Monday, May 30, 2016

Feast of the Visitation of the Blessed Virgin Mary

Die Heimsuchung Mariens (The Visitation), 1695/1696, by Luca Giordano

May 31 is the feast of the Visitation of the Blessed Virgin Mary, which recalls Mary's visit with her cousin Elizabeth. This event is also the second joyful mystery of the rosary -- the first being the Annunciation.

Elizabeth had been barren all her life, but in the Annunciation, Mary learned that her kinswoman was miraculously expecting a child in her old age. Upon hearing this good news, Mary fervently desired to share in Elizabeth's joy and serve her during the last part of her pregnancy. So she went "with haste" to visit Elizabeth and remained with her for three months.

Mary's first action after God had come to dwell in her was one of self-denying charity. She undertook a troublesome journey in order to visit her cousin Elizabeth. Thus, she proclaimed charity to be the virtue which above all Christ brought with Him from heaven. God made Mary's visit the occasion of a wonderful miracle. On her entrance into St. Elizabeth's dwelling, St. John Baptist was cleansed from sin in his mother's womb. Mary was the channel of this exceptional privilege of the cleansing away of sin in the case of the unborn child. As then, so now: Mary is the channel of all graces, and above all, of the restoration of the sinner to friendship with God. Mary's charity is not less present now than at the time of the Visitation. She is far more eager now than then to promote the happiness and console the sorrows of those who come to her for help.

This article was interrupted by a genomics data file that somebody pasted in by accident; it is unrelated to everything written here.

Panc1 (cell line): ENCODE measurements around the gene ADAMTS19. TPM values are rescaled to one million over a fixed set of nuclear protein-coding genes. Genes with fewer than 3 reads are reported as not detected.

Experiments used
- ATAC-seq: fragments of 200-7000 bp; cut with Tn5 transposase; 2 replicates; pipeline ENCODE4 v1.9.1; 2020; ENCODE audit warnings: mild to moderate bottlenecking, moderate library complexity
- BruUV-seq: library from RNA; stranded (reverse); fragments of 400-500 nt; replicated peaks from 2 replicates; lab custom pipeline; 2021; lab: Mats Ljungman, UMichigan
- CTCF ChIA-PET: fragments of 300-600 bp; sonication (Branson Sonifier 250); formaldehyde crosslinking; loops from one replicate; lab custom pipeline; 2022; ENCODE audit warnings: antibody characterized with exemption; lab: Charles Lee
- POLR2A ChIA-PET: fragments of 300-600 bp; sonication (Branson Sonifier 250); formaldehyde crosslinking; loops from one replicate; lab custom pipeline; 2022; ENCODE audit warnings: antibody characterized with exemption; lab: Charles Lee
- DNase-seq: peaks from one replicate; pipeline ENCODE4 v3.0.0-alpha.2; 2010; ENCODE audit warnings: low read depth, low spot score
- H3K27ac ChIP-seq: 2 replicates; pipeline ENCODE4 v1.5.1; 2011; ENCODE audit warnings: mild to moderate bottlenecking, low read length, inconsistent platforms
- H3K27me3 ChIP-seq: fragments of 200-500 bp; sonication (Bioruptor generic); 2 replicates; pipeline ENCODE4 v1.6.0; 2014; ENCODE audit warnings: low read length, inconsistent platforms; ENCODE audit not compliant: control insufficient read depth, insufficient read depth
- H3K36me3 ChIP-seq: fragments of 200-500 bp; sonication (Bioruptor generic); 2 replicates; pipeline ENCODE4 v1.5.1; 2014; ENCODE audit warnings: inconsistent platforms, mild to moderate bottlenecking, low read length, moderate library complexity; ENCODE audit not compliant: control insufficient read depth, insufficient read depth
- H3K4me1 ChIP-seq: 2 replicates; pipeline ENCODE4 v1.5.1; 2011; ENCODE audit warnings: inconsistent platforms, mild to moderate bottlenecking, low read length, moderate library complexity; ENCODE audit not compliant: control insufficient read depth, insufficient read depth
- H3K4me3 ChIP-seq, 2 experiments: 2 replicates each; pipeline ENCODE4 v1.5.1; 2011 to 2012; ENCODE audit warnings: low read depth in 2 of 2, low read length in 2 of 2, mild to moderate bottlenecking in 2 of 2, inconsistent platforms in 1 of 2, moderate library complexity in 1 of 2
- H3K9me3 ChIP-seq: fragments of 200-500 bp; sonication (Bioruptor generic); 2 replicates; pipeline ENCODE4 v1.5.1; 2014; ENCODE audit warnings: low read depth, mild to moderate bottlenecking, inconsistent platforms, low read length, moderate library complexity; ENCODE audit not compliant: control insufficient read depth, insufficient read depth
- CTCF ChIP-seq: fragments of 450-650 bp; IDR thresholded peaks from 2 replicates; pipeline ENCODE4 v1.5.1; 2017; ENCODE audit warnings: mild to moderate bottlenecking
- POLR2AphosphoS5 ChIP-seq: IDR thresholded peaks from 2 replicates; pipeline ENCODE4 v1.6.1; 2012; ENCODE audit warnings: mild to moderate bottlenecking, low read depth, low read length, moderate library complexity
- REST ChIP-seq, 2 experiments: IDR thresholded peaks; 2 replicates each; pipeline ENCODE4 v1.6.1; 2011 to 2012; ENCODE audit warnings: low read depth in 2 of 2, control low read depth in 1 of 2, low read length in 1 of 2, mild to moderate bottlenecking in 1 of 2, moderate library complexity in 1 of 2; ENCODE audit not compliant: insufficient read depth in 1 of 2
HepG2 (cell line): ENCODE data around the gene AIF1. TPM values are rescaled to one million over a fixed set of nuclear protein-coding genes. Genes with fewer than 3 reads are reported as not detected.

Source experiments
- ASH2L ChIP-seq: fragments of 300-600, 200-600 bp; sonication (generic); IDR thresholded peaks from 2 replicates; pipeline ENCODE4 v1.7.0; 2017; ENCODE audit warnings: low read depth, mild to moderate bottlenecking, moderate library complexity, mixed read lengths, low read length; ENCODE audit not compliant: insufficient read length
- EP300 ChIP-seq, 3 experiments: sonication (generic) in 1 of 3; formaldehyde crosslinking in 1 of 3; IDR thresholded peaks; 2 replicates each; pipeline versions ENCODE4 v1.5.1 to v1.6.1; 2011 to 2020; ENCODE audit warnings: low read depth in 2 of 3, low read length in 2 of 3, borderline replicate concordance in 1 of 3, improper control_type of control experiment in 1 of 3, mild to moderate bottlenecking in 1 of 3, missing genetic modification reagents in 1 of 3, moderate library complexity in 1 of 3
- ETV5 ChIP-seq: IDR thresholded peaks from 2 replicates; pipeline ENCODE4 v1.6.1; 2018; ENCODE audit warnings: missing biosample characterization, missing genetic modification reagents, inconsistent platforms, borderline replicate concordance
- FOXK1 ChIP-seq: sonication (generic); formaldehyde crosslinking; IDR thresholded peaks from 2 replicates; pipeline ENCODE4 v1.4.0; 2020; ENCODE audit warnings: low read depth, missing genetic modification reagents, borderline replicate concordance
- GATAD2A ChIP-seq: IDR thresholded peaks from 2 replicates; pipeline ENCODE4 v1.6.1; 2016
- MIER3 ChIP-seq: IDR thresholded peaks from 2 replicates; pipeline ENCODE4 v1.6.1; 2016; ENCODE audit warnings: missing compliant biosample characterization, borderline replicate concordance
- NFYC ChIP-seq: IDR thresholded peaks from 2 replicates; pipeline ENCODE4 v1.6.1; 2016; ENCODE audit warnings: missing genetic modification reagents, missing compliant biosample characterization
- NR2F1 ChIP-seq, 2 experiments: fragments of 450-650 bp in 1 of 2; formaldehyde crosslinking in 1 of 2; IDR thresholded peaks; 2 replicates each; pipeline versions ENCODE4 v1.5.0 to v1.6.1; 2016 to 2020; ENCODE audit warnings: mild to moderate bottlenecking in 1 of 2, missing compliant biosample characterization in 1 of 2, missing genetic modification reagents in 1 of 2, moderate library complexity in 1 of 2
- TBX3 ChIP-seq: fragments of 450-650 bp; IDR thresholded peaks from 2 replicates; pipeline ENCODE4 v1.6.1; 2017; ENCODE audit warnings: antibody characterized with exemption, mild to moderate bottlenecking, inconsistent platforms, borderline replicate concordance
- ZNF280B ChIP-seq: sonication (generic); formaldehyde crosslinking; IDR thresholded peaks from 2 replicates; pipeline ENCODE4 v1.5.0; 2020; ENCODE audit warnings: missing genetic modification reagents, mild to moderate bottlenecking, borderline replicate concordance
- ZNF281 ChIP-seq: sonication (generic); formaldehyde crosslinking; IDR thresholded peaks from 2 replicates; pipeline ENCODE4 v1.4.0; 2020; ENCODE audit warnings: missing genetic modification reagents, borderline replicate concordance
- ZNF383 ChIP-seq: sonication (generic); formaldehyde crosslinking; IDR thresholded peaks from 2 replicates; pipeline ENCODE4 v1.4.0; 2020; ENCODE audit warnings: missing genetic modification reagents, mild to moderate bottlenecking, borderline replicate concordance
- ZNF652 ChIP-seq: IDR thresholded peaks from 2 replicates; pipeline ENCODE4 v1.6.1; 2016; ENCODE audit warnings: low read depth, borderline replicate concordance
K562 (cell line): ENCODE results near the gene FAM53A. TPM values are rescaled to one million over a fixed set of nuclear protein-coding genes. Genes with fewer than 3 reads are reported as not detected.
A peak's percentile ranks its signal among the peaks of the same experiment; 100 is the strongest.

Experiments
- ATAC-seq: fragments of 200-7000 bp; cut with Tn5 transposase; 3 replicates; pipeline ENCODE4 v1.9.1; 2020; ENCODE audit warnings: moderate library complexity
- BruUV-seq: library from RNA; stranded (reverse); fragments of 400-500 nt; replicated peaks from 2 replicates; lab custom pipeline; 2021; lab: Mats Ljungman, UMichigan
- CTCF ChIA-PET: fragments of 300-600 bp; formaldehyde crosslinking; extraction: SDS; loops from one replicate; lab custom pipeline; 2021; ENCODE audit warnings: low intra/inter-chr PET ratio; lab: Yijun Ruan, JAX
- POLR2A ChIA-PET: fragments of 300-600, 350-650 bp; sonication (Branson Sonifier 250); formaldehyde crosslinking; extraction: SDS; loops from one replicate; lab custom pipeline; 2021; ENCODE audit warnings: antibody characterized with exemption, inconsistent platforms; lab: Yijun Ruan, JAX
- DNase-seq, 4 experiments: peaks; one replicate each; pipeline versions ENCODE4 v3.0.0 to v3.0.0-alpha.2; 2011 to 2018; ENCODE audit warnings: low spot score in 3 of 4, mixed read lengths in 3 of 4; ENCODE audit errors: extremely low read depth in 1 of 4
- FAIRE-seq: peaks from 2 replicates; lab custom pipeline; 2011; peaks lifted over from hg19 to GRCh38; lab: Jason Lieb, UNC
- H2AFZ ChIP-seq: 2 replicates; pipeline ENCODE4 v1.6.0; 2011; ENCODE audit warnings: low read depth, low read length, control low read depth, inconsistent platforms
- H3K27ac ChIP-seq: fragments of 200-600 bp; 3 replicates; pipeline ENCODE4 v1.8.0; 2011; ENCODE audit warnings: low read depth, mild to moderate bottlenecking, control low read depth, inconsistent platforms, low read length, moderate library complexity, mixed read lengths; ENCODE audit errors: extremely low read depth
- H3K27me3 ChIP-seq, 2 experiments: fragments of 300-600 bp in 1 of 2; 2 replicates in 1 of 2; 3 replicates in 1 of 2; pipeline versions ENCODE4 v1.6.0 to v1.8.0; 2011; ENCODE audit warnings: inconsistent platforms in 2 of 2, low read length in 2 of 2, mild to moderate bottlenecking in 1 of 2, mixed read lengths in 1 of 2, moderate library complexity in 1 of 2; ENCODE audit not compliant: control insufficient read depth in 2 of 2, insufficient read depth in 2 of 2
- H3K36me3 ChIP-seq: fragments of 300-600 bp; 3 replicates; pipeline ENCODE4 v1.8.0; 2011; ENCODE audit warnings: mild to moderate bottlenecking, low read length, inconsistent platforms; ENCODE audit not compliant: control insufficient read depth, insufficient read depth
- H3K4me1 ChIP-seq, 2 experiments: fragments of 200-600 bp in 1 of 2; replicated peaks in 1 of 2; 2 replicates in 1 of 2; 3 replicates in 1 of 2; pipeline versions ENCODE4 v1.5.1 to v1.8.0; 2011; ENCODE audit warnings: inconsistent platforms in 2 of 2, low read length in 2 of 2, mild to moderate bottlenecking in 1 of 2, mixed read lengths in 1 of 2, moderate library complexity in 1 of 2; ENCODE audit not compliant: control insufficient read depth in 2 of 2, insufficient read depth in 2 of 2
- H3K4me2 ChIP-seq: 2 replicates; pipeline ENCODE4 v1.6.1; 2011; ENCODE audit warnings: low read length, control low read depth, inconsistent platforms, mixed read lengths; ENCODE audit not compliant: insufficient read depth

Let us share everything with our Mother -- our sorrows, our joys, and all that is in our hearts. She never tires of our prayers and is always interceding on our behalf. Let us also imitate the Blessed Virgin Mary in the virtue of charity toward others, especially to those in our own family. 

Saint Quote:

“Moved by charity, therefore, Mary goes to the house of her kinswoman.... While every word of Elizabeth’s is filled with meaning, her final words would seem to have a fundamental importance: ‘And blessed is she who believed that there would be a fulfillment of what had been spoken to her from the Lord’ (Luke 1:45). These words can be linked with the title ‘full of grace’ of the angel’s greeting. Both of these texts reveal an essential Mariological content, namely the truth about Mary, who has become really present in the mystery of Christ precisely because she ‘has believed.’ The fullness of grace announced by the angel means the gift of God himself. Mary’s faith, proclaimed by Elizabeth at the visitation, indicates how the Virgin of Nazareth responded to this gift”  -- Pope St. John Paul II, Redemptoris Mater (The Mother of the Redeemer), 12.

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